Once upon a time I ran a news site, now I just have opinions on the news. 

Good morning, RVA: Models trending down, bike lane recaps, and learn stuff about housing

Good morning, RVA! It's 72 °F, and it’s cooled off a bit. Today, expect highs in the mid 80s and maybe a few showers here or there.

As for Hurricane Florence, models have rain totals in Virginia trending downward—with Richmond seeing 2 to 4 inches of rain over the next seven days. The Richmond Times-Dispatch’s faithful John Boyer has the update from last night, but check back later this morning for the new news.

Weather-related cancellations are flooding in, too, with Virginia Tech’s football game against ECU cancelled; UVA’s game against Ohio moved to Nashville; VCU is closed beginning tomorrow; and Henrico and Richmond public schools are closed on Friday. Lots of folks are waiting to see how or if the forecast shifts today to make a call on Thursday, so this list could change a ton.

Water cooler

Mark Robinson at the RTD has notes from last night’s public meeting on the Brook Road bike lanes. Also, for a different perspective, you should read this twitter thread by @cburns62 which highlights a lot of the things that stuck out to me from the meeting. I don’t have a ton more to add. Bike lanes are sweet, a plan for a bike lane on Brook Road has been kicking around in some form for years, and if we built this one today it wouldn’t be a big deal and people would survive and go about their lives. Finally, a lot of the opposition really feels like spillover from the way the Westwood Tract process went down. Just listening to folks last night, it sounds like they felt unheard in that situation and continue to feel unheard as it relates to this bike lane. I hear and acknowledge that frustration, but don’t believe it should prevent this particular bike lane—and especially not all future Brook Road bike lanes, which is what the current ordinance does. P.S. Shoutout to the people running the free bike parking last night in a torrential downpour—that was amazing and incredibly kind of you!

WCVE’s series on housing continues, and there’s a bunch worth reading while keeping in mind all of the housing stuff that’s going on locally (if your brain can keep track of it all). First, Catherine Komp looks at Community Benefit Agreements and how they could be applied to the proposed Coliseum redevelopment. Fascinating! A CBA to guarantee a living wage at arena and hotel jobs created by the proposal sounds great to me. Megan Pauly digs into Richmond’s tax abatement program, which is also fascinating. Housing genius Laura Lafayette says we should take the money from expiring tax credits and dump it into the affordable housing trust fund, which, yes. Brian Koziol, from Housing Opportunities Made Equal questions the ongoing usefulness of the program, saying “We have to ask ourselves, why are we incentivizing further investment in upper middle class white neighborhoods to the detriment of the rest of the city?” Also yes. Finally, and I know this is a lot and you didn’t sign up for a daily tax explainer email (this email is obviously all about zoning and rezoning, am I right?), but Pauly has another piece on the federal Low-Income Housing Tax Credit program, its connection to affordable housing, and how Trump’s tax cuts for the rich have a real impact locally.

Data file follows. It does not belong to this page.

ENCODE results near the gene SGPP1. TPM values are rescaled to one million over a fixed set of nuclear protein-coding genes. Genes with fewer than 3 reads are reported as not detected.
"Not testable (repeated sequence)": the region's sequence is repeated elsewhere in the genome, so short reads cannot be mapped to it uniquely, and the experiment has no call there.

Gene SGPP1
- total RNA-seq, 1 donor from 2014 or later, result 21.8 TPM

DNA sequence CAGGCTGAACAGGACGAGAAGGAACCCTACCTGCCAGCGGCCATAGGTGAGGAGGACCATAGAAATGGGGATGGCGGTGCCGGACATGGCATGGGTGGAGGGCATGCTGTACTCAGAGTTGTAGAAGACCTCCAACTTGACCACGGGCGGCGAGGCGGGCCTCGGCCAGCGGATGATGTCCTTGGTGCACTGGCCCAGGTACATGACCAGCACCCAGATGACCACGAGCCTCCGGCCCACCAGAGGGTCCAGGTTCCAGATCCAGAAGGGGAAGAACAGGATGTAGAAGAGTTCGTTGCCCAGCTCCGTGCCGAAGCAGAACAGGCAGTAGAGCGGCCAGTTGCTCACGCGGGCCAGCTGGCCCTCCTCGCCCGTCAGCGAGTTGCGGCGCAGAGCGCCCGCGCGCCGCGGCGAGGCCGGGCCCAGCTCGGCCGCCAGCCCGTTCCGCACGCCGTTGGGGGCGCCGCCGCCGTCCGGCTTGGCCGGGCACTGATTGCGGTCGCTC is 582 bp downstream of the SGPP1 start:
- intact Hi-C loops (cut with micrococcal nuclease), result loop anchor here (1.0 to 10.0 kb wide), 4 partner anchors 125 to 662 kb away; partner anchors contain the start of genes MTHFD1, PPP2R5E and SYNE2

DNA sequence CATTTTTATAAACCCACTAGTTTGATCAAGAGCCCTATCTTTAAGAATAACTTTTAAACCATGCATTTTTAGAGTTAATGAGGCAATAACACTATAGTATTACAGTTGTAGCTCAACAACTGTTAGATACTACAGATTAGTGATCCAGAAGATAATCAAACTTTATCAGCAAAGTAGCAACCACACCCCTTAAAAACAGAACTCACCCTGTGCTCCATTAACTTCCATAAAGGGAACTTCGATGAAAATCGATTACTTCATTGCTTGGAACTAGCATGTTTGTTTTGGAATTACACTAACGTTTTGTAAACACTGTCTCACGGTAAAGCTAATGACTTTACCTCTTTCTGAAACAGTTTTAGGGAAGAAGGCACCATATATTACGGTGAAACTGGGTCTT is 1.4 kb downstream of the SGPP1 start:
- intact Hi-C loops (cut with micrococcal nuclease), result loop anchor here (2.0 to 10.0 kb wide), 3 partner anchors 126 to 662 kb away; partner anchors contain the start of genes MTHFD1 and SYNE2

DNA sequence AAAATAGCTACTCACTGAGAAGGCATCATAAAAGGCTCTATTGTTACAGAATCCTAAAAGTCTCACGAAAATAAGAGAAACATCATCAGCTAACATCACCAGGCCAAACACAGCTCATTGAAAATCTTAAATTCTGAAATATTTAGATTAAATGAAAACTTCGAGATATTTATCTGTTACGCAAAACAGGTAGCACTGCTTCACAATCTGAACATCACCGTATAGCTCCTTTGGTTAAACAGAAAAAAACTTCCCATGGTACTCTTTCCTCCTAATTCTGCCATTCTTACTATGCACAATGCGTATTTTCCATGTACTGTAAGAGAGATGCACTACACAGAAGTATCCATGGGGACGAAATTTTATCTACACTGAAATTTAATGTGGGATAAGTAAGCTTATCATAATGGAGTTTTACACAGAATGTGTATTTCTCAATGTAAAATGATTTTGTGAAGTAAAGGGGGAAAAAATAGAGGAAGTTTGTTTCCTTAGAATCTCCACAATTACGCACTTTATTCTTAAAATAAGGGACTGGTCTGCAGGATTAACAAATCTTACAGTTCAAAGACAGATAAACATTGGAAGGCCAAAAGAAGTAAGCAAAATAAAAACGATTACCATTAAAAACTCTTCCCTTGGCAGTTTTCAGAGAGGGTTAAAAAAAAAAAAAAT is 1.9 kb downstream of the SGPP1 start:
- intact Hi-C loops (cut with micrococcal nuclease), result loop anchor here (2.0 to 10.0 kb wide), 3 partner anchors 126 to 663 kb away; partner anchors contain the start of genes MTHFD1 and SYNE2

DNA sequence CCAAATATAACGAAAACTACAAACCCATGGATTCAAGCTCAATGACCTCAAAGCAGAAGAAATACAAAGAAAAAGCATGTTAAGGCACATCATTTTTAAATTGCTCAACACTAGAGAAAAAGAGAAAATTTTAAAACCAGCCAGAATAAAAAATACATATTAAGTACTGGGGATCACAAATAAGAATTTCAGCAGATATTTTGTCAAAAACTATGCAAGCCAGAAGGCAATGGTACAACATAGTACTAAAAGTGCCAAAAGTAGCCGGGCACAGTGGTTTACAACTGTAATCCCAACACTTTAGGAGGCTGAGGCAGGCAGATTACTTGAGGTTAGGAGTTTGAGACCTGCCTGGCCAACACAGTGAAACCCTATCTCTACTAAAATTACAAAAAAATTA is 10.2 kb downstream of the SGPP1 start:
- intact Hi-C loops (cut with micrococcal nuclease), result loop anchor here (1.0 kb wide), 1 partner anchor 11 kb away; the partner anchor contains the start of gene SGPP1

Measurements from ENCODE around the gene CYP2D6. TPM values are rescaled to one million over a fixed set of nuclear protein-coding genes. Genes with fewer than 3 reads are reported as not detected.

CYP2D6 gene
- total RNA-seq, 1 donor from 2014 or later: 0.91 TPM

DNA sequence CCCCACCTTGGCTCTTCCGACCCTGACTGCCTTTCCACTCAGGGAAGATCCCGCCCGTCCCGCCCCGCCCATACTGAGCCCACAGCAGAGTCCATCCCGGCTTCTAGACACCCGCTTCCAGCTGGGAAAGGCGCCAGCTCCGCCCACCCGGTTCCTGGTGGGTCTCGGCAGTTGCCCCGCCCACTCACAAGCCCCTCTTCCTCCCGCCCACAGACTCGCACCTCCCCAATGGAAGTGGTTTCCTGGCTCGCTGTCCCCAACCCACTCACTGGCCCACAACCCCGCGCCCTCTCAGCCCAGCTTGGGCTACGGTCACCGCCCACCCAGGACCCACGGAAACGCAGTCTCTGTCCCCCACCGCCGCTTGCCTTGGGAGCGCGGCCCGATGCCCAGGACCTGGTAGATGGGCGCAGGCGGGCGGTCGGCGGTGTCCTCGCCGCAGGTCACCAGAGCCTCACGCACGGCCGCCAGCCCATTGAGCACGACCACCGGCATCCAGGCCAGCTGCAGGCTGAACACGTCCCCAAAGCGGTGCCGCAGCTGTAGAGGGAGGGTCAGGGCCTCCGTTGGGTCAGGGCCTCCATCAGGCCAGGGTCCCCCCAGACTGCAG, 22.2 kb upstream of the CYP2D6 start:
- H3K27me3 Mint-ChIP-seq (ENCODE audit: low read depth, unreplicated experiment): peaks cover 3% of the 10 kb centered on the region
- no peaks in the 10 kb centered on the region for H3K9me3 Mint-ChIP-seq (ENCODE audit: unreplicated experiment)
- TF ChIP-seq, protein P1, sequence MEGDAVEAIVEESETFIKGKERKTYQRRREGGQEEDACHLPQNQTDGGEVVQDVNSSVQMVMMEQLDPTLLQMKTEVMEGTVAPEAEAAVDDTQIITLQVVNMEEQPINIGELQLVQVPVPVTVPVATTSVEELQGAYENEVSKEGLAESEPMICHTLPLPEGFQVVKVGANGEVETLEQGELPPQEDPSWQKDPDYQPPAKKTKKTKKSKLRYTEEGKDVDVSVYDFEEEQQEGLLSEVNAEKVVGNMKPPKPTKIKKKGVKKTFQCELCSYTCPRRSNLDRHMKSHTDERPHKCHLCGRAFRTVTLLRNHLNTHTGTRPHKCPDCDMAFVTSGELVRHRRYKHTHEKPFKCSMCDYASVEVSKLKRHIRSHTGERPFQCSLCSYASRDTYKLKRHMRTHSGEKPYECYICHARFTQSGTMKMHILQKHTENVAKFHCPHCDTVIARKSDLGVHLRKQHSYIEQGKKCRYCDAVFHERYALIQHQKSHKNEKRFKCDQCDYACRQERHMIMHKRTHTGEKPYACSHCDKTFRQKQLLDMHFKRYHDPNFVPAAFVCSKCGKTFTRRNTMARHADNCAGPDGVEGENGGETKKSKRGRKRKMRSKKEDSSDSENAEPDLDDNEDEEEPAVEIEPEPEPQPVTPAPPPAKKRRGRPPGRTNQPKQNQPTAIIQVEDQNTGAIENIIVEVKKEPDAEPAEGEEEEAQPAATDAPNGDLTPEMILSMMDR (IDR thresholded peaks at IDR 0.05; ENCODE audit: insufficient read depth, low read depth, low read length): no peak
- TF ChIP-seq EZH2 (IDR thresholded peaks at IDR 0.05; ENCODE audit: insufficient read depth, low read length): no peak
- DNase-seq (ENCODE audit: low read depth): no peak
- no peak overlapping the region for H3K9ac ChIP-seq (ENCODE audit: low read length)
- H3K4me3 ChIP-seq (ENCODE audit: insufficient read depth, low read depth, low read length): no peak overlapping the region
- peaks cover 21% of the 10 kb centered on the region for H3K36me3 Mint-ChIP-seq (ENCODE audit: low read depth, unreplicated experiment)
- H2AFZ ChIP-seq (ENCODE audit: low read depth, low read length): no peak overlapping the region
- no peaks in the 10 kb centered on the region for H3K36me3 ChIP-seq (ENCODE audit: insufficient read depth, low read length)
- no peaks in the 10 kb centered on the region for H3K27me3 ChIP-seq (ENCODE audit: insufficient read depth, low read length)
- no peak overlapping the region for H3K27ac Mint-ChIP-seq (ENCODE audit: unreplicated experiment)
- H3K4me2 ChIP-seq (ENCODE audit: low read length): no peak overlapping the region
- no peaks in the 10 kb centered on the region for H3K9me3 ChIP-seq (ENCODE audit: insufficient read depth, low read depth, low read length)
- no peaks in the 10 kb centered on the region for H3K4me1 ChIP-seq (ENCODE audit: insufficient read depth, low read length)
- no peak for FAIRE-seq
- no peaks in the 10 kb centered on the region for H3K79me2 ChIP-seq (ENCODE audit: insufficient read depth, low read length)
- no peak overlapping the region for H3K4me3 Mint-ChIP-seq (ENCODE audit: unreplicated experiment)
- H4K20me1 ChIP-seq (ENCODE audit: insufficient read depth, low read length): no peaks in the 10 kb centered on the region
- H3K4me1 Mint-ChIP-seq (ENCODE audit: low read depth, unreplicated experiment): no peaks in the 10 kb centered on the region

SPORTS! The Richmond Kickers have announced they’ll leave the USL and join the brand new USL Division III beginning next season. Adam Culler at the RTD has some details, if soccer division shifts are your thing 💸, but, basically, keeping up with the Joneses in the current division is probably not super realistic.

This morning's longread

Suicide hotlines really do save lives. I know because one saved mine

This is excellent writing.

Eventually, I turned it off, all of the obituaries, tweets, and pieces about mental health. But there are some channels that can’t be shut down easily, and it ate at me: not why these two individuals died in this way, which is unknowable, but why anyone does, and what invisible hand pushes some people in crisis closer to the precipice and holds others back. I thought about what a selfish, abusive parasite depression is. I thought about the ghastly pain that deaths by suicide leave behind. Most of all I thought about that hotline number offered up in the wake of suicides. I thought about why, for some people, a stranger’s disembodied voice cuts through the internal din of depression in a way that the voices of their most beloved friends and family cannot. I wondered why this phone number saves people, and I marveled at how lucky I was that it once saved me.

If you’d like your longread to show up here, go chip in a couple bucks on the ol’ Patreon.

Good morning, RVA: Florence downgrade, redistricting, and school rezoning

Good morning, RVA: Florence, big bike lane meeting, and Coliseum spending